And Still I Rise: Black America Since MLK is a companion to a PBS series of the same name and chronicles the last 50 years of black history and culture in an illustrated timeline featuring
“An important and poetic look at life in WWII U.S. Japanese-American internment camps but one that fails to engage young readers with an empathetic main character.”
“The Burglary shows how a small group of committed individuals performed the bravest act of all, exposing Hoover . . .”
“. . . fascinating . . .”
“. . . an interesting and accessible take on comics’ place in literature, popular culture, and women’s history.”
“. . . does an excellent job of telling the story of one of America’s finest and darkest episodes in World War II . . .”
“Mr. Burgin insists that the free-market era has still not ended, despite the market meltdown . . . Capitalism survives.”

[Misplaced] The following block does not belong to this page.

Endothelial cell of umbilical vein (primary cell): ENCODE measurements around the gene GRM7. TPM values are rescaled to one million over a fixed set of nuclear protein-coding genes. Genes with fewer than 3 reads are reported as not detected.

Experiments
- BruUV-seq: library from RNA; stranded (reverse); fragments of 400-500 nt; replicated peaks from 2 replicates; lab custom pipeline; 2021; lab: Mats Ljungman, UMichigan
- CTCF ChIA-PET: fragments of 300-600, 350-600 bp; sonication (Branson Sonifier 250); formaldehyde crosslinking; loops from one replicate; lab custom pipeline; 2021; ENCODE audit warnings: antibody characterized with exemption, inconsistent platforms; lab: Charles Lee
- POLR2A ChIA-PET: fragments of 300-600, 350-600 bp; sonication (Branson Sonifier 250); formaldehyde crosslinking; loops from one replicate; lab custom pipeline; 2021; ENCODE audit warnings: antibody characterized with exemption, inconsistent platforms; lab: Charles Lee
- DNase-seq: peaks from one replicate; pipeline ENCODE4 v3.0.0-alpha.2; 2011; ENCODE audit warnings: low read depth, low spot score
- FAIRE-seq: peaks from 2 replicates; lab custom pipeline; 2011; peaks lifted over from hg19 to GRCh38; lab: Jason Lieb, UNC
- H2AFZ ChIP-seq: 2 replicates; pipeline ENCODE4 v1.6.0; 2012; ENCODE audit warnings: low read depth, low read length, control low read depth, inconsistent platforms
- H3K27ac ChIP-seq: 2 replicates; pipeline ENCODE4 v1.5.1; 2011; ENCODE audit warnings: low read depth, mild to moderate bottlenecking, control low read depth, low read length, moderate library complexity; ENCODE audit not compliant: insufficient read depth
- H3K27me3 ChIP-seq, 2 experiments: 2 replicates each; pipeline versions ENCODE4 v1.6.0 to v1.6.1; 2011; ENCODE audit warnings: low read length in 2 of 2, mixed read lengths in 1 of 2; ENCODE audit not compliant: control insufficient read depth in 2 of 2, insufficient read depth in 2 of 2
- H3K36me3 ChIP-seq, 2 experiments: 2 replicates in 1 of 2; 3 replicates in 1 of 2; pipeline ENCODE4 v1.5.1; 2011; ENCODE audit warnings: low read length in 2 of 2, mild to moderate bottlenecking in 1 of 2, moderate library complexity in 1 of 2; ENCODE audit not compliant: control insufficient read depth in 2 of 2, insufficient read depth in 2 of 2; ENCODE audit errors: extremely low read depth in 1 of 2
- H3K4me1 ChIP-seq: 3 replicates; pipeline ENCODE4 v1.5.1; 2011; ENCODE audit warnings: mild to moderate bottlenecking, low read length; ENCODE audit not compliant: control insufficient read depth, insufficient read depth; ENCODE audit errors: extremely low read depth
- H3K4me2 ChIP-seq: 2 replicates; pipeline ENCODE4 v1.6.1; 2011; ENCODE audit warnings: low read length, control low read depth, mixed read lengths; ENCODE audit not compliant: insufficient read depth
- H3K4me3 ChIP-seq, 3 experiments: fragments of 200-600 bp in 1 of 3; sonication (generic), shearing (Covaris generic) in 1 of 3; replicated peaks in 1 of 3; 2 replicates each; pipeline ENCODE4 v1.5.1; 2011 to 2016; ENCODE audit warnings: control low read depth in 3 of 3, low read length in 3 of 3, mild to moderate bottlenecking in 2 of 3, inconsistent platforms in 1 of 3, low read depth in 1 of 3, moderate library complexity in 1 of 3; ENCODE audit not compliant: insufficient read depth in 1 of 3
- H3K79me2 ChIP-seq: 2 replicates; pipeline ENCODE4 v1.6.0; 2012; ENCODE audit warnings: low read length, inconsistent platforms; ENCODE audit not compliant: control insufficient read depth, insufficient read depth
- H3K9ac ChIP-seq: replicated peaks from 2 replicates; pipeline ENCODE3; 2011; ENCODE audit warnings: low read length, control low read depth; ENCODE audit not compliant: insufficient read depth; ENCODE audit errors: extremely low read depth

In this carefully prepared history dominated by the larger-than-life player Babe Ruth, author Robert Fitts corrects the errors of previous books about the famous baseball tour of Japan 1934.
“President Clinton goes on to make an extremely detailed list of 46 steps government could take to make our society and our economy function better.
“To the Mountaintop speaks to the power of the press in both accelerating and deepening public awareness of inequality, as journalists such as Ms.
“Beyond classrooms, general readers will likely find a few of the selections compelling and the rest boorish and preachy.
“Accessible to both undergraduates and postgraduates, this is an excellent statistical study.
“While the two narratives— Lynne Cox’s and Amundsen’s—could be complementary, in South with the Sun they seem to be somewhat at odds with each other, as the only common ground betw
Part biography, part multimedia art smorgasbord, John’s Secret Dreams: The Life of John Lennon is more than just a nonfiction picture book: It’s a work of art itself.